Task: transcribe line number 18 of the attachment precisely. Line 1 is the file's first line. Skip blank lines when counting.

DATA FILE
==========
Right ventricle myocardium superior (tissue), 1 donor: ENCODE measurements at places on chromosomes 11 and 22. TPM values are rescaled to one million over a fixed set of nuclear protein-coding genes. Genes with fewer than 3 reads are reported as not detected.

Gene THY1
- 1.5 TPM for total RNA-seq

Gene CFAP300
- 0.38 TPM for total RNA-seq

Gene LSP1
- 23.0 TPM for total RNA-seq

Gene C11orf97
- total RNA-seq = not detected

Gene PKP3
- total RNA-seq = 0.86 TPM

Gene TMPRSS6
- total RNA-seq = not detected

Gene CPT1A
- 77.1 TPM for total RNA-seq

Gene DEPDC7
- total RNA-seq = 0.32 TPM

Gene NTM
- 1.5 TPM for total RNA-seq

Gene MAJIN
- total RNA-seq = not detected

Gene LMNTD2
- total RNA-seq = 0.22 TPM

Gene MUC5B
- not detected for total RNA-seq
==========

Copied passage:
Gene NTM